The Hearthstone meta consists of various types of decks keeping each other in check. Similar to the checks and balances of politics or the game rock-paper-scissors, Hearthstone decks have good and bad match-ups.
The overall easiest deck archetype is known as “aggro.” Aggro, short for aggressive, is a deck archetype that is centered around the idea of getting your opponent to zero health points as soon as possible. This is done through a typically low curve, meaning most or all of your cards cost very little mana. By flooding the board with cheap, aggressive minions, and constantly using those, your weapons and your spells to deal damage to your opponent, you hope to kill them before they can stabilize.
While the strategy of just going face and constantly hitting your opponent seems simple, playing against a deck that can clear your minions early and outlast you is the decks downfall. Aggro decks struggle against control decks because a control deck is able to clear aggressive minions and stabilize after the initial assault of an aggressive deck. With an advantageous initial hand, an aggressive deck can beat a control deck before their opponent can do anything about it, but on average, the control deck has the edge due to aggro simply running out of steam.
Although aggro decks struggle against control, they have the edge in the match-up with midrange decks. A midrange deck has some early and late-game cards, but focuses on mid-game minions in order to peak and win in the mid-game, rather than early or late. An aggressive deck can beat a midrange deck before they can stabilize and play their mid-sized minions, leading to an early victory.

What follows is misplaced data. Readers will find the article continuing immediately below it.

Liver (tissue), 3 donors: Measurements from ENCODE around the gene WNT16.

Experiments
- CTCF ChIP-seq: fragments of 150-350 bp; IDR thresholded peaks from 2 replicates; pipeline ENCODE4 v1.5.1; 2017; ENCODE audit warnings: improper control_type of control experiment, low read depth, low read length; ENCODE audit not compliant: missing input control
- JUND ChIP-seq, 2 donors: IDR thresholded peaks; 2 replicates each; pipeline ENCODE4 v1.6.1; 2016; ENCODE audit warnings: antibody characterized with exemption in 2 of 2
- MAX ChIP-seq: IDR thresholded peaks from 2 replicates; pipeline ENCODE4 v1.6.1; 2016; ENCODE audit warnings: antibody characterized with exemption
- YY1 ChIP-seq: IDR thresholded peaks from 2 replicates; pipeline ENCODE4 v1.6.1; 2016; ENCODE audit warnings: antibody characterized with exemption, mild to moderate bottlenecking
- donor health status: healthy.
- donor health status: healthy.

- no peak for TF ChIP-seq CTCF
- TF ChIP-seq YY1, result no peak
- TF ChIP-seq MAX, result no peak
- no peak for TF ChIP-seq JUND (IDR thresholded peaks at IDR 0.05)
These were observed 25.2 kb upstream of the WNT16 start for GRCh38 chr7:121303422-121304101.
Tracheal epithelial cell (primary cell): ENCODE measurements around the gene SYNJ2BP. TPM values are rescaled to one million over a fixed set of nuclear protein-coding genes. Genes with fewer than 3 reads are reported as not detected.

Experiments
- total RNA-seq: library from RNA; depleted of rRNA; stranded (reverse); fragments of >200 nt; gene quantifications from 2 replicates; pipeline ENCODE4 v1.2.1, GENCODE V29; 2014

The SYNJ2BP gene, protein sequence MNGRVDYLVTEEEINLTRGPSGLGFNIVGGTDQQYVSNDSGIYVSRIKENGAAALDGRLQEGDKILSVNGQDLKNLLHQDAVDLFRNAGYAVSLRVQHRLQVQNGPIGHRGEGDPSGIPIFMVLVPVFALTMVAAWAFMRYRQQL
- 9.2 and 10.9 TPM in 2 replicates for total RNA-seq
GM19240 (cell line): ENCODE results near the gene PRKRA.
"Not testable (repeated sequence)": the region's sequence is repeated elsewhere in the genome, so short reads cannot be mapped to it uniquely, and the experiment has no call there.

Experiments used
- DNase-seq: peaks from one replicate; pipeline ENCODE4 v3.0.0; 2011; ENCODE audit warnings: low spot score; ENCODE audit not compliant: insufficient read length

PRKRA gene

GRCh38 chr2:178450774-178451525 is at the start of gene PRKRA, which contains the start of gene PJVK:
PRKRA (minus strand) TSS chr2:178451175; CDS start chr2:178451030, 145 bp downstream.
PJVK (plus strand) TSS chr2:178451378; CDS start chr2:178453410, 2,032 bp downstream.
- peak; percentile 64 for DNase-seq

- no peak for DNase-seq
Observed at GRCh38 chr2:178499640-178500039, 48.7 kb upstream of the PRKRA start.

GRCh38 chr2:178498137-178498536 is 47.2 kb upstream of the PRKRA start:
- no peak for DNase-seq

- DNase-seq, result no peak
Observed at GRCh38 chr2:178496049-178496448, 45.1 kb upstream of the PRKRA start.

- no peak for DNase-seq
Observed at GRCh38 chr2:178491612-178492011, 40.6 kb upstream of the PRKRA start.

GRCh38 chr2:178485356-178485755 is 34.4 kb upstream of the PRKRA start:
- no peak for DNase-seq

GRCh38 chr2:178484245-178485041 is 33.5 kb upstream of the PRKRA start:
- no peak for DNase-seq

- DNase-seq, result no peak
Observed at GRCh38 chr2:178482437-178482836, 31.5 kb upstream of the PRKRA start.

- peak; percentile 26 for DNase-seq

Aggressive decks are efficient because win or lose, the game is over quickly. When trying to climb on ladder, even with a slightly lower win-rate than a control deck, because you will play more games, it is better to use an aggressive deck. This combined with aggressive decks typically being easy to play and inexpensive to craft are why aggro decks will always be relavent.
In the early days of Hearthstone, Face Hunter was the main culprit of aggressiveness. Over time it shifted to Shaman, Pirate Warrior and various other decks. Aggro decks used to try to win by turn eight or nine in order to not allow their opponents to even take a breath, but not anything after turn five is too slow. As time goes on, the meta will shift, but aggro will be here forever.